I arrived for work at 7AM as always. A beautiful day. The building is on South Street, a block south of Wall. Sitting at my desk, I noticed out of the corner of my eye something floating in the air in the street between our building and the one next door. I thought for a second, “Snow, can’t be it was 80 degrees when I came in.” I went to the window and saw paper floating in the air. I said to a friend, they must be having a ticker tape parade. He told me, that a plane had crashed into the Trade Center. I went to the trading floor to check the TV’s, all set to CNN. I saw a picture of the trade center burning and then saw the second plane hit. At that instant, the head trader announced, ‘Shut down, get out of here!’ An enormous statement for him to make. I later learned he had known over a dozen people killed.
Next an announcement came over the PA to evacuate the building. I ran around shutting down systems, and decided to shut off the Internet connection in case the next wave was to start hacking at the network.
I got downstairs, and after milling around for a couple of minutes, decided to head home. I walked down South Street to the SI Ferry. People were crying, and staggering, not watching where they were going.
I got to the Ferry terminal, I must have just missed a boat. Waiting around, a guy had a black Ford Explorer with the radio on to a news station for everyone to hear. We stood listening to the reports about the Pentagon, Pennsylvania… Cell phones didn’t work. Someone mentioned that there would be tens of thousands a families affected by this.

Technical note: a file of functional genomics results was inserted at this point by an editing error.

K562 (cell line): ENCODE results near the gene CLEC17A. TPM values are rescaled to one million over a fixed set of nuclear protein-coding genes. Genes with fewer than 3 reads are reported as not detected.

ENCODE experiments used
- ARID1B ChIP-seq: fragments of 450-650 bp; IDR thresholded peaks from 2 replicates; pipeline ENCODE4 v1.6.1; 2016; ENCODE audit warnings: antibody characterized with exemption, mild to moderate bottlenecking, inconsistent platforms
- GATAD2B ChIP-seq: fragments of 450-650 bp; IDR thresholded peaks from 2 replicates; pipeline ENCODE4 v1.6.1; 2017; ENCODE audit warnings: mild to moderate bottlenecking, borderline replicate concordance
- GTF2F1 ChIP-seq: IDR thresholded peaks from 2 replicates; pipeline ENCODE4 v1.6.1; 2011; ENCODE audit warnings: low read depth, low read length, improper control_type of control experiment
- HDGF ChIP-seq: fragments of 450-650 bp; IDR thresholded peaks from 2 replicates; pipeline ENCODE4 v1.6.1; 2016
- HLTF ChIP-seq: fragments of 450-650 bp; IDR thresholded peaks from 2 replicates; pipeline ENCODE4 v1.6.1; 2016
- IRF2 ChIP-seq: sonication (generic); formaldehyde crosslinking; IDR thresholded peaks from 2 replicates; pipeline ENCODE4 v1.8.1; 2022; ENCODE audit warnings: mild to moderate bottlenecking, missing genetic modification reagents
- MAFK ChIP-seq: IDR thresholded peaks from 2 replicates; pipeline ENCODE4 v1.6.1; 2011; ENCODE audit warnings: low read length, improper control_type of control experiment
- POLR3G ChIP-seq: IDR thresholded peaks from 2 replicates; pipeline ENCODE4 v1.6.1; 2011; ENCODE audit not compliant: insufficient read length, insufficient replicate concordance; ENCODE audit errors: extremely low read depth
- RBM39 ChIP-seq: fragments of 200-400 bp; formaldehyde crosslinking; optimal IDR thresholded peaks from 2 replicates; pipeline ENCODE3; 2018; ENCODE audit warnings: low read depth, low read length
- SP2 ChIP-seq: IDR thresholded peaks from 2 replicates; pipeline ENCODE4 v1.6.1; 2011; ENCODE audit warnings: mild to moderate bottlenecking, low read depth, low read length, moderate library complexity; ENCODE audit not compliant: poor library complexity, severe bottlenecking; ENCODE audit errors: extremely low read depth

A boat pulled in, and I decided to wait for the crowds to thin out before boarding. It still didn’t seem to be a crisis. (Stupid New Yorker attitude, I guess.) I heard a loud rumble and assumed part of the building had fallen off. I looked up Battery Park, and saw people running for their lives down Broadway . It looked like a scene from the movie Independance Day. Chasing them was an enormous cloud of dust. I decided then not to wait anymore, to get my butt onto the boat. (Almost sounds funny now, but didn’t at the time, and still doesn’t.)
The boat was getting packed, people wearing life preservers, and very nervous.
All of a sudden there were shouts, and people started closing the doors and windows. The cloud enveloped the ferry, you couldn’t see the wood of the slip, 3 feet away.
The boat finally left the dock, the fastest departure I’ve ever felt in over 20 years of taking it. I remember thinking thank God the boat has radar, because you couldn’t see a thing from the bottom deck where I was.
It seemed to stay that way until we started to pass the Statue of Liberty, then cleared. People went onto the back deck to see what was happening, then we heard another loud rumble.
People went to look and came back to say both towers had fallen. Unbelievable.
We arrived back in St. George and tied up. I decided to take a quick look off the back of the boat, and a man passed me making the sign of the cross. That made me choke up.
All I could see was smoke, trailing for miles across Brooklyn and Long Island.
I left the boat and my cell phone started beeping about voicemails. My sisters had been frantically trying to reach me. I called one back and as I stood in the parking lot, looked back towards the city. There’s a direct view towards where the towers were. I broke down on the phone, saying. ‘They’re gone, just not there anymore!’
I later found out about 7 people I had known that were killed. None were close, but I knew them. I also heard several stories of people who had barely escaped.
A few days later, back at work, I had been out for a walk, walking in a daze, and my sister called me on my cell phone. I happened to be standing on Maiden Lane and Nassau Street. I answered the phone and, not realizing where I was, looked, and saw the ‘Hand’ poking from the ground a block away. It left quite a mark.